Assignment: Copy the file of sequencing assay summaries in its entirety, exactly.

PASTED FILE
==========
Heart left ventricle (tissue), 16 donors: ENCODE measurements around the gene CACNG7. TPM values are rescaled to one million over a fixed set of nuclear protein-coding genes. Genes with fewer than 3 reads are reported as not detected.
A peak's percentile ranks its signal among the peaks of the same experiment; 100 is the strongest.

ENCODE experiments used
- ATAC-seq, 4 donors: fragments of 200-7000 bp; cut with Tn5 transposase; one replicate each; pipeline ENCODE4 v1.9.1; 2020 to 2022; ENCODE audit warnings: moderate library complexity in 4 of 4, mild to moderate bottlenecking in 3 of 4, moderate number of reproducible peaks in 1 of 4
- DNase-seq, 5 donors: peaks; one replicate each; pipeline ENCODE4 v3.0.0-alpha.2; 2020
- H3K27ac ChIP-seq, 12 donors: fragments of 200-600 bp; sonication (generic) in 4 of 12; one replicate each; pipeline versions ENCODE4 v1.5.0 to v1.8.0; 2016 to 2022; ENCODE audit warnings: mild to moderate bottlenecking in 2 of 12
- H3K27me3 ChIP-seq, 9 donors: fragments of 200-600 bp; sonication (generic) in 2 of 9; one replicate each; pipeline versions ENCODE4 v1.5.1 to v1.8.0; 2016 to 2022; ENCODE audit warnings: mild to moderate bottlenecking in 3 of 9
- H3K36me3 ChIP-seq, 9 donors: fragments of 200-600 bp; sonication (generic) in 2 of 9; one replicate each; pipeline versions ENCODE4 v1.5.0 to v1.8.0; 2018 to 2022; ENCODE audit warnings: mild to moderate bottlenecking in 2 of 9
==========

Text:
Heart left ventricle (tissue), 16 donors: ENCODE measurements around the gene CACNG7. TPM values are rescaled to one million over a fixed set of nuclear protein-coding genes. Genes with fewer than 3 reads are reported as not detected.
A peak's percentile ranks its signal among the peaks of the same experiment; 100 is the strongest.

ENCODE experiments used
- ATAC-seq, 4 donors: fragments of 200-7000 bp; cut with Tn5 transposase; one replicate each; pipeline ENCODE4 v1.9.1; 2020 to 2022; ENCODE audit warnings: moderate library complexity in 4 of 4, mild to moderate bottlenecking in 3 of 4, moderate number of reproducible peaks in 1 of 4
- DNase-seq, 5 donors: peaks; one replicate each; pipeline ENCODE4 v3.0.0-alpha.2; 2020
- H3K27ac ChIP-seq, 12 donors: fragments of 200-600 bp; sonication (generic) in 4 of 12; one replicate each; pipeline versions ENCODE4 v1.5.0 to v1.8.0; 2016 to 2022; ENCODE audit warnings: mild to moderate bottlenecking in 2 of 12
- H3K27me3 ChIP-seq, 9 donors: fragments of 200-600 bp; sonication (generic) in 2 of 9; one replicate each; pipeline versions ENCODE4 v1.5.1 to v1.8.0; 2016 to 2022; ENCODE audit warnings: mild to moderate bottlenecking in 3 of 9
- H3K36me3 ChIP-seq, 9 donors: fragments of 200-600 bp; sonication (generic) in 2 of 9; one replicate each; pipeline versions ENCODE4 v1.5.0 to v1.8.0; 2018 to 2022; ENCODE audit warnings: mild to moderate bottlenecking in 2 of 9